FAIRFIELD COUNTY, Conn. Fairfield County is the third-healthiest county in the state, according to a new study. The County Health Rankings based its assessment of the countys health according to health behaviors, social and economic factors, physical environment and clinical care.
The University of Wisconsin Population Health Institute and the Robert Wood Johnson Foundation compiled the state-by-state rankings of more than 3,000 counties across the country. Overall, Fairfield County came in third in the state, after Tolland and Middlesex counties, respectively.
Fairfield County ranks first in the state in health behaviors. The study puts the countys obesity rate at 18 percent, while the rest of the state lies at 23 percent and the national average is 25 percent. A large part of that likely has to do with the fact that more adults in Fairfield County are active in their free time; 20 percent of residents report no physical activity during their leisure time, compared with 21 percent nationwide and 23 percent in the rest of Connecticut.
Residents of Fairfield County have also stayed away from cigarettes. Only 13 percent of adults smoke, compared with 16 percent in the rest of the state and 14 percent across the country.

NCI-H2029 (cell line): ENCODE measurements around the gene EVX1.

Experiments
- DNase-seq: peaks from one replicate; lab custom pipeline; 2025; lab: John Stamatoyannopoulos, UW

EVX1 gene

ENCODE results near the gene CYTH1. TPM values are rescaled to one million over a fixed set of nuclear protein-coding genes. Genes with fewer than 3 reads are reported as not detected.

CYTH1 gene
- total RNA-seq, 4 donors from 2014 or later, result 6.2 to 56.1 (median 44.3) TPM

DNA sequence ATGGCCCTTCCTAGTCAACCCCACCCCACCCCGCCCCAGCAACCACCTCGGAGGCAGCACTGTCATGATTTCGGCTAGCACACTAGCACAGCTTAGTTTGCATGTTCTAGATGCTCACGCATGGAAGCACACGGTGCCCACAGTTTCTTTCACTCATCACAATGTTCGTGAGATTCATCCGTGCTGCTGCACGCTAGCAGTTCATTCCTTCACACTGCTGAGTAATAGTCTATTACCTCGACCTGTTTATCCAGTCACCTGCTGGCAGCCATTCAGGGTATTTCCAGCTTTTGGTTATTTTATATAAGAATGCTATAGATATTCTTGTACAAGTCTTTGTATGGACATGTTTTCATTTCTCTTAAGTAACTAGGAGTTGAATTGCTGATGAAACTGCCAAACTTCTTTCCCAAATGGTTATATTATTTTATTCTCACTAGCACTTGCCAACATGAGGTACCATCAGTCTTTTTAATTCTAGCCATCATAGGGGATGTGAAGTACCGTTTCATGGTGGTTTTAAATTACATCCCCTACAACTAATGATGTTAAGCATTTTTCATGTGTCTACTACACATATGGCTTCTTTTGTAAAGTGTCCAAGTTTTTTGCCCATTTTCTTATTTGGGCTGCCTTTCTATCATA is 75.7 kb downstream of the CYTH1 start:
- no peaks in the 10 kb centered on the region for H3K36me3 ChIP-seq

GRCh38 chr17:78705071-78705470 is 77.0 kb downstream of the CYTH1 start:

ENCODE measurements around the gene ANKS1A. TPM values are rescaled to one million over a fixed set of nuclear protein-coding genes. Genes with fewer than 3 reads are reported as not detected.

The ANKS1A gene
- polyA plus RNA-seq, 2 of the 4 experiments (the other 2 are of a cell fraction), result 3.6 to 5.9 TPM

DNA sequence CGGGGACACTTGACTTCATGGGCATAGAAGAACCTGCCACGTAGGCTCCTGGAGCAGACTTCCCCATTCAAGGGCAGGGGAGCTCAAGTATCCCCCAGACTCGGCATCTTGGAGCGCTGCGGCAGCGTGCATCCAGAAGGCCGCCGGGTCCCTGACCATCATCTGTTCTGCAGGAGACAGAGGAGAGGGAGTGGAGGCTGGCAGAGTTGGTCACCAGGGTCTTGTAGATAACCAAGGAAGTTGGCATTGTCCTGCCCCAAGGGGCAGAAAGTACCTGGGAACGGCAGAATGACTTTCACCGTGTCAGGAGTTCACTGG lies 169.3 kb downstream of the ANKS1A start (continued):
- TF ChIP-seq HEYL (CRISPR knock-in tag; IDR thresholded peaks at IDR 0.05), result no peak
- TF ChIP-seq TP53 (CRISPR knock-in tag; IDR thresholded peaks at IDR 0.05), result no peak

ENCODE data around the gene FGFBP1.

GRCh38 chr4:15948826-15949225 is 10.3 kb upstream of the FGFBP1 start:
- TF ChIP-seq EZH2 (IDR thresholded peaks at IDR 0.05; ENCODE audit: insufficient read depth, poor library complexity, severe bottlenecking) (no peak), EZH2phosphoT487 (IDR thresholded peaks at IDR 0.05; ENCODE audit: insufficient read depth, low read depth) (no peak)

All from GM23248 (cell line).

Social and economic factors play a part in how residents keep themselves healthy. Fairfield County is below the state average in unemployment, high school dropouts, children living in poverty and children in single-parent homes. There are also fewer fast-food restaurants and much higher access to recreational facilities.
The countys health habits arent perfect, though. Its 20 percent rate of excessive drinking is higher than the state average of 18 percent, and much higher than the national average of 8 percent. And while Fairfield Countys rate of 274 sexually transmitted infections per 100,000 people is much lower than the state average of 346, it is far more than the national average of 84.
Fairfield County has slightly more uninsured residents (11 percent) than the rest of the state (10 percent). Residents have more access to primary-care physicians and report fewer preventable hospital stays. However, the countys residents have lower rates of screening for diabetes and breast cancer.
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